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Southsea Castle

Southsea Castle has a special place in the history of the Mary Rose – it was from here that Henry VIII witnessed the sinking of his favourite warship during the Battle of the Solent on 19th July 1545.

It is depicted in The Encampment of the English Forces near Portsmouth engraving, with the sunken Mary Rose shown in the Solent behind. A copy of this image, referred to as the Cowdray engraving, is shown in the Mary Rose Museum for visitors to explore.


Castle origins

Having divorced his first wife, Catherine of Aragon, and married his second wife, Anne Boleyn, in 1533 the threat of war with Europe loomed large for Henry VIII.

He had broken from the Catholic Church to establish his own Church of England, with himself as Supreme Head, to enable his divorce. His first wife, Catherine, was also the maternal aunt of Charles V, the Holy Roman Emperor.

By the end of the decade, Henry had created a ‘device’ (an instruction) to build new artillery fortifications around the English south coast and Thames in response to the risk of invasion from Europe.

Building the castle

The first phase of building work took place between 1539 and 1543, and included construction of Deal, Sandown and Walmer castles in Kent plus a network of Thames blockhouses at Tilbury, Milton and Gravesend.

A second phase of building started in 1544, as tensions with France increased because of England’s siege at Boulogne that same year. Another ‘device’ was issued, and work began on constructing Southsea Castle to protect the Solent and Portsea Island from invasion.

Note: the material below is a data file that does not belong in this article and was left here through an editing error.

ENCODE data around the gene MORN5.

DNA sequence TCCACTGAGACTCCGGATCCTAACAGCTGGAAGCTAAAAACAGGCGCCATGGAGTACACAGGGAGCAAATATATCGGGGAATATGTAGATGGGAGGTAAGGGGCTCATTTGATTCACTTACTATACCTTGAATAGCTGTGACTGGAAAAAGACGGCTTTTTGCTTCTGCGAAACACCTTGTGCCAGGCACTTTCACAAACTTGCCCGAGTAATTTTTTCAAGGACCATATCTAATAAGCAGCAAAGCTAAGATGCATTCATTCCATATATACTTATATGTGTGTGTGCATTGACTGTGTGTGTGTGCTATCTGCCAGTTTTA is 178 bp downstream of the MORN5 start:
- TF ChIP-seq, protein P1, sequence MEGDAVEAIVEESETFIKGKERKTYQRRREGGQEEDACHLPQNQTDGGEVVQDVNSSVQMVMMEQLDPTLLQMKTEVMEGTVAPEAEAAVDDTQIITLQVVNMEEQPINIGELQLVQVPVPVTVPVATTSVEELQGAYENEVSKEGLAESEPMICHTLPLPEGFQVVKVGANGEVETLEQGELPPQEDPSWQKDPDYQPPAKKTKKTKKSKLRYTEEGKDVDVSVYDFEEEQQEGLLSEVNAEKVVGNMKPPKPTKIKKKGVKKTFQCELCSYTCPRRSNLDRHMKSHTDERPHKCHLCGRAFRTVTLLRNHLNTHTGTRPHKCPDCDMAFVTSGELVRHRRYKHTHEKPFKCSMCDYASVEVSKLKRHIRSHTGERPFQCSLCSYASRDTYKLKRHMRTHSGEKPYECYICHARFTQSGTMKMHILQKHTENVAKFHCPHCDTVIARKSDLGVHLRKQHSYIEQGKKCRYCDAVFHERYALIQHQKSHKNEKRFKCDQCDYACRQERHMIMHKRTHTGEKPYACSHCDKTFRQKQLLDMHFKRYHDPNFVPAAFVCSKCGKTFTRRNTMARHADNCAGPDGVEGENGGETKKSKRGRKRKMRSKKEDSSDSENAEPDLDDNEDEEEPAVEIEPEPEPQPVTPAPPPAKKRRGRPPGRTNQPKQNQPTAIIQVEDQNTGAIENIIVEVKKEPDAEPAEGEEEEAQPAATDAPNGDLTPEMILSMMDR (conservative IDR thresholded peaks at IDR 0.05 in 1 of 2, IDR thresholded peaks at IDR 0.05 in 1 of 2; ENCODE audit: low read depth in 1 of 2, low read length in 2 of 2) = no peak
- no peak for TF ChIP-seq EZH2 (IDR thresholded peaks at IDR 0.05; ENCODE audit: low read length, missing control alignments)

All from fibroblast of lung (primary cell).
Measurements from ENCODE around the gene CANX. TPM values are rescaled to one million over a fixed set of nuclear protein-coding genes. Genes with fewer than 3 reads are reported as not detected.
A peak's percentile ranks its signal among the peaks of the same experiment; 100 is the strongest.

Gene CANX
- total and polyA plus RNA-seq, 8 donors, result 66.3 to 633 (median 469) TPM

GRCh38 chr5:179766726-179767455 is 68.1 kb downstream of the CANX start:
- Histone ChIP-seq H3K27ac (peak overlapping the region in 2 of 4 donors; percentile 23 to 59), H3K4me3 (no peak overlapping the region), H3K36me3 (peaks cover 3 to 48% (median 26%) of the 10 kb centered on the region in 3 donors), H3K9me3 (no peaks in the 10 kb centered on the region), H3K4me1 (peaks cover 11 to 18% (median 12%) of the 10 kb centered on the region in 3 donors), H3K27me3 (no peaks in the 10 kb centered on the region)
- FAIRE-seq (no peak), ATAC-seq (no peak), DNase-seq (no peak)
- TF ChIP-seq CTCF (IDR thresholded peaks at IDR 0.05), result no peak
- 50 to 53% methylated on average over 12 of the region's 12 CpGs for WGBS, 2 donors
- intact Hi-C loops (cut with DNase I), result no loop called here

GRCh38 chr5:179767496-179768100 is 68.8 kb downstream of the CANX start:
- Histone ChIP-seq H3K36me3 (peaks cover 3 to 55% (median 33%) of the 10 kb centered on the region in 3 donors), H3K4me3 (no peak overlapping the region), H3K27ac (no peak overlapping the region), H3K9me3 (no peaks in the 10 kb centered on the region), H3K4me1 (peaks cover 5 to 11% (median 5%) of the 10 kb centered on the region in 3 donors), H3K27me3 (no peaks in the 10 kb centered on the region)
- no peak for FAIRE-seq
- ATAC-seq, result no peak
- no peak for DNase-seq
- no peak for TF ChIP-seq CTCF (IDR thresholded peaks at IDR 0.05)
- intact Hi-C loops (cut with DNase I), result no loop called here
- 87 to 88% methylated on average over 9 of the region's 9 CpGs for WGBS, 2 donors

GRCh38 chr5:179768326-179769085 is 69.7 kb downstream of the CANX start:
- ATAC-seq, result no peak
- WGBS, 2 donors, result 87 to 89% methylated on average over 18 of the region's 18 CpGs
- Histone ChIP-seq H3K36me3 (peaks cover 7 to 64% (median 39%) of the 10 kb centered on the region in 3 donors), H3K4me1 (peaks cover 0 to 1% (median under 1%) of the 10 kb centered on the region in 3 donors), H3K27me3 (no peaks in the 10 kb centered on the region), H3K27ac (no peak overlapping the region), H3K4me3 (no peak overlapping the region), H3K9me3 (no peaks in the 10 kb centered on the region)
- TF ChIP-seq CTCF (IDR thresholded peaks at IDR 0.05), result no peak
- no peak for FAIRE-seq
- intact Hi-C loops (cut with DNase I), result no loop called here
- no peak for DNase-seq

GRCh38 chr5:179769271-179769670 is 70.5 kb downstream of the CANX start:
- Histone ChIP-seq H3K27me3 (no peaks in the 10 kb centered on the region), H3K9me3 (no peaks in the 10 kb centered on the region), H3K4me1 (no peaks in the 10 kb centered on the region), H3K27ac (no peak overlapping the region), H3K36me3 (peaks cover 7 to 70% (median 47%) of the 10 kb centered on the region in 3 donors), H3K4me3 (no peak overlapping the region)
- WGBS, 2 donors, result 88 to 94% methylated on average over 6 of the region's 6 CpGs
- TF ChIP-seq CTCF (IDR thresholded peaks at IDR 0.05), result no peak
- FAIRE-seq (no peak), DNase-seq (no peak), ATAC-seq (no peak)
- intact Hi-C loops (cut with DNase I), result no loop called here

The castle’s strategic location at the entrance to Portsmouth Harbour made it an ideal site for monitoring and controlling maritime traffic. Its stone walls and gun emplacements were designed to deter enemy ships and protect the valuable harbour. The castle’s enduring architectural elements are a testament to the engineering prowess of the time.

The Battle of the Solent

It was only one year later, in 1545, that Southsea Castle saw combat (of sorts) for the first time. In July, a large French invasion fleet arrived off the coast of the Isle of Wight. Other than a short skirmish at sea that saw the loss of the Mary Rose, most of the fighting took place on the Isle of Wight. Southsea Castle didn’t take part in the fighting, but it provided a strategic vantage point for Henry and his land army to observe the battle, and unfortunately watch the Mary Rose as it sank to the Solent seabed during the battle.

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Southsea Castle today

Today, Southsea Castle is a popular tourist attraction, and stands as a living testament to England’s maritime heritage, its historical significance and architectural charm continuing to capture the imagination of locals and visitors alike.